Sunday, April 1, 2012

Why I am leading prayers?

I am, so to speak, back in business as prayer leader.  It's gotten to where I make my way to the bima (prayer stand) as a matter of course unless the Gabbai informs me that someone has a Yahrtzeit.  I've continued to ask myself why.  Why does a mourner have preference to lead prayers?

Since the Shiva concluded, I've been making my way, slowly, through Leon Wieselteir's book "Kaddish."  It's not really a book in the normal sense.  Rather, it contains translations of Jewish sources related to kaddish and the child-parent relationship, interspersed with his reflections of saying kaddish.  On page 366 (the book is 585 pages, so at the rate I'm going, I should finish before my mother's first Yahrtzeit), he brings sources that address my question.  It turns out that, not surprisingly, there is a machloket (difference of opinion) about the status of mourner as prayer leader.  According to the Shulchan Aruch, the classic 16th century code of Jewish law, the mourner should lead prayers only as a last resort.  However, according to the Rama, Rabbi Moses Isserles, whose gloss on the Shulchan Aruch records the Ashkanazi practice, the mourner should lead prayers.  A later authority (Solomon Luria) explains why: "because the King of Kings prefers broken vessels."  As Wieselteir beautifully puts it, "The opinion of the former is that sorrow depletes a man.  The opinion of the latter is that sorrow deepens the man."  (page 367)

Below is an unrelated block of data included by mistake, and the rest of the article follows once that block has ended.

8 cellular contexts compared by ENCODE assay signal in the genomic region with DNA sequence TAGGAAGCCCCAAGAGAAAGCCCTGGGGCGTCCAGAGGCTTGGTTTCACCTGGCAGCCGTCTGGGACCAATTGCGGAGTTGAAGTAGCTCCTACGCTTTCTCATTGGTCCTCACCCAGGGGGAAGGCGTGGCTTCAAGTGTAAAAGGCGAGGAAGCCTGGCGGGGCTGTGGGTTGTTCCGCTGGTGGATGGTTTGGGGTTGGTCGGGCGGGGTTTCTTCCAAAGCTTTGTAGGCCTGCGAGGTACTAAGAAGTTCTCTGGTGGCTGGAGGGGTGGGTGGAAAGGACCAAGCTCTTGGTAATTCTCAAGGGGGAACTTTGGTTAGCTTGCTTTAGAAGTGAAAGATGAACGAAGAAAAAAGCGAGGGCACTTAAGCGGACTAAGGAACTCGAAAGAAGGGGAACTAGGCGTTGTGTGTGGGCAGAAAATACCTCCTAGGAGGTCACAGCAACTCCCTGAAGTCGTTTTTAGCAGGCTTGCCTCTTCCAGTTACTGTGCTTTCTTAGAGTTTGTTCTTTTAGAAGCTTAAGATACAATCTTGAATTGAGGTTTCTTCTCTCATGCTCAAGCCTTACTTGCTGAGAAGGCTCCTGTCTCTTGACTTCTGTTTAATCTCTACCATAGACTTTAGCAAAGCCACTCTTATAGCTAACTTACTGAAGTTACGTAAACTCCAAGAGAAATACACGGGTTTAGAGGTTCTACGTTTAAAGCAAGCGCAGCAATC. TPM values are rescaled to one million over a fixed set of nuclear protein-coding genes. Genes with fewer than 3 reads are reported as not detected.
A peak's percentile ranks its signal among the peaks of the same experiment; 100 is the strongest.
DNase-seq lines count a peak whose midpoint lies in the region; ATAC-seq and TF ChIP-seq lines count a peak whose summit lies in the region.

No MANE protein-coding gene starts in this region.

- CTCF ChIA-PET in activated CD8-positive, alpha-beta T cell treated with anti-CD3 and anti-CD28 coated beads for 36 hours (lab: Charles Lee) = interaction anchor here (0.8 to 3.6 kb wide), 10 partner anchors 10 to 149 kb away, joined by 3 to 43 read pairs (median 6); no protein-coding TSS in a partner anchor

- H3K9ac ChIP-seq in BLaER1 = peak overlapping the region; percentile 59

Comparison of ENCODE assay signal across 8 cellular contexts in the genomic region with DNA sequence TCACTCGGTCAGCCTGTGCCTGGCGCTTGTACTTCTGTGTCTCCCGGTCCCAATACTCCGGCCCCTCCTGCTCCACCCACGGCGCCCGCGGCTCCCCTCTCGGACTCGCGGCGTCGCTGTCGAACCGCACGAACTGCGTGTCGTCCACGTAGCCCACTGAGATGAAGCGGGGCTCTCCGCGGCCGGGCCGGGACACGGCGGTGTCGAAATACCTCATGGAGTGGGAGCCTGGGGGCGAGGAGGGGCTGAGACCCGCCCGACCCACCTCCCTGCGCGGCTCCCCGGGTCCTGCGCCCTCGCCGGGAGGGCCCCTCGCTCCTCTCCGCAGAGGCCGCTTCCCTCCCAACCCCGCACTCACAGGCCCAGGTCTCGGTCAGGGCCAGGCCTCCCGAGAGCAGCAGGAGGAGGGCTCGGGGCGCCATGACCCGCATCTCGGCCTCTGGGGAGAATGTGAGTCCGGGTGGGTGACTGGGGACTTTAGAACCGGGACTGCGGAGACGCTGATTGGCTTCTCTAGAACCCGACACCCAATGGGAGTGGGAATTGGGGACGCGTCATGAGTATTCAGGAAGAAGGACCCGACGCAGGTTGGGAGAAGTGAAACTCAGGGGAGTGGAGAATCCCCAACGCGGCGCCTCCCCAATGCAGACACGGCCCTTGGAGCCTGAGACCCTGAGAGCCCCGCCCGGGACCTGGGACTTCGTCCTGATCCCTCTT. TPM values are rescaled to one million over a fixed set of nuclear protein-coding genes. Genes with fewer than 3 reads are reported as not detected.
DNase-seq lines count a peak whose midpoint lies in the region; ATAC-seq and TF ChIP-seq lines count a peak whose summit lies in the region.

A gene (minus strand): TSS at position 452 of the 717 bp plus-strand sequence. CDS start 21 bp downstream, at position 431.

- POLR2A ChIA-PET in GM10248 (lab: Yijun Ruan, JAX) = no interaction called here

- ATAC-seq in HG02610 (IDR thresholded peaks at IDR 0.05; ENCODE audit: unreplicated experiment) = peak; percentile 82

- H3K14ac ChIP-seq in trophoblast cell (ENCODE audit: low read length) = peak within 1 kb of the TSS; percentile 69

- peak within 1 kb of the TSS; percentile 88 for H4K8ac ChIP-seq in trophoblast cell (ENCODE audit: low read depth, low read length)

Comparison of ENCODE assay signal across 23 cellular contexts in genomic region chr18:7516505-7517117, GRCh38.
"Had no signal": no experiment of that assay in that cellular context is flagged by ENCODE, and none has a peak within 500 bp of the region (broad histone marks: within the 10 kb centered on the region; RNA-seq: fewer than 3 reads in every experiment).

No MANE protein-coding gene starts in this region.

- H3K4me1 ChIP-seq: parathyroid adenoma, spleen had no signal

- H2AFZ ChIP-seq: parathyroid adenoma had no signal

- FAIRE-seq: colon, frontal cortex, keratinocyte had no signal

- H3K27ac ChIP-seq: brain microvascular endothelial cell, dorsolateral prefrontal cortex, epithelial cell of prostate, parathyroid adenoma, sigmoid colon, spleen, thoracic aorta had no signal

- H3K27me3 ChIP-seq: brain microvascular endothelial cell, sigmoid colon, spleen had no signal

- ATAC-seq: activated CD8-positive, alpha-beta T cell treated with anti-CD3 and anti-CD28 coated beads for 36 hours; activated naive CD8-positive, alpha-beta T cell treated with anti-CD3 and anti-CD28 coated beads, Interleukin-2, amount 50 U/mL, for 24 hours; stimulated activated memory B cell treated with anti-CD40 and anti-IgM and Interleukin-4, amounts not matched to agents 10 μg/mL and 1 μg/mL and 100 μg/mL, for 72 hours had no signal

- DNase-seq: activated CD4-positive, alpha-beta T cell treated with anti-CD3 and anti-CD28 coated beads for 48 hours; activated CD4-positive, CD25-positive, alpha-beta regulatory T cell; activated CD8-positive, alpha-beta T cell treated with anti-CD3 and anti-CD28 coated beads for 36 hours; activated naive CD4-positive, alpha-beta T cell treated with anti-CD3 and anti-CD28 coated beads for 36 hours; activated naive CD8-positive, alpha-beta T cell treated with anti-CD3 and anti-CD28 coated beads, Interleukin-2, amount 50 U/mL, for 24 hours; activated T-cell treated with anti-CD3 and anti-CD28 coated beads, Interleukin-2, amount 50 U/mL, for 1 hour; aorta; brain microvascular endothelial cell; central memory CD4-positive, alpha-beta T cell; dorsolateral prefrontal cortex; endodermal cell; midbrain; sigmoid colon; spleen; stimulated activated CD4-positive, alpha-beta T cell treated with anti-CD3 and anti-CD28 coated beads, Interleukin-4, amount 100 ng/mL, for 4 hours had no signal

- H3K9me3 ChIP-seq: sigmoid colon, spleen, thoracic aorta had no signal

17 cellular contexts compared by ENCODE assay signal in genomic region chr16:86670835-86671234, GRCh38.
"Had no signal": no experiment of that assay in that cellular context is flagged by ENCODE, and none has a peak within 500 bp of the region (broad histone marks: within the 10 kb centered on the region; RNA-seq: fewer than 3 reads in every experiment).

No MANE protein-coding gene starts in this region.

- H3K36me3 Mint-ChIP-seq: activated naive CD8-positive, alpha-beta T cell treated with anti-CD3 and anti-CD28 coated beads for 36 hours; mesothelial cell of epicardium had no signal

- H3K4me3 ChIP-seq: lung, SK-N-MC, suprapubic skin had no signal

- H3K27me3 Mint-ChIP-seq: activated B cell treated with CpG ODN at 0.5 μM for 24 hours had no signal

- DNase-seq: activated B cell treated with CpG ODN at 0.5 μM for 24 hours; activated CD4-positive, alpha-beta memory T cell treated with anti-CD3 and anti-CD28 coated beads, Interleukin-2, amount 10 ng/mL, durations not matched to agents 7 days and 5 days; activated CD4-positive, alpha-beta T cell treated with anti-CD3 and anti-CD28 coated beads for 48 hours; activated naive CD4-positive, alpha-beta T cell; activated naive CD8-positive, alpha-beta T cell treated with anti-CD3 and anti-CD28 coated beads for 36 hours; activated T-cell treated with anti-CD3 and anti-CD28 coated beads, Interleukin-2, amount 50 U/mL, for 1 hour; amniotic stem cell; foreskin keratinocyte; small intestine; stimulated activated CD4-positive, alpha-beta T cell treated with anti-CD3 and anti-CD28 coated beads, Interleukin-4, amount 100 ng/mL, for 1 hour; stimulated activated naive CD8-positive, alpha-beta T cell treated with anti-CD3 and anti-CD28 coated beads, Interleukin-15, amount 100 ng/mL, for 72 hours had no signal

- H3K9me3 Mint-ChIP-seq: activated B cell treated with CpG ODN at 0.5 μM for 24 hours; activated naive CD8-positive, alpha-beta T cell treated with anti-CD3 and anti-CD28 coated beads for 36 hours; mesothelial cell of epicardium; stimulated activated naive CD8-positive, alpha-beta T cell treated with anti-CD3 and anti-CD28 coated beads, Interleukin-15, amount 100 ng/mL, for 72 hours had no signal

It is comforting to know that the Rabbinic tradition recognizes the contradiction between brokenness and leadership.  I am chosen to lead because my heart is broken.  I have my answer. 

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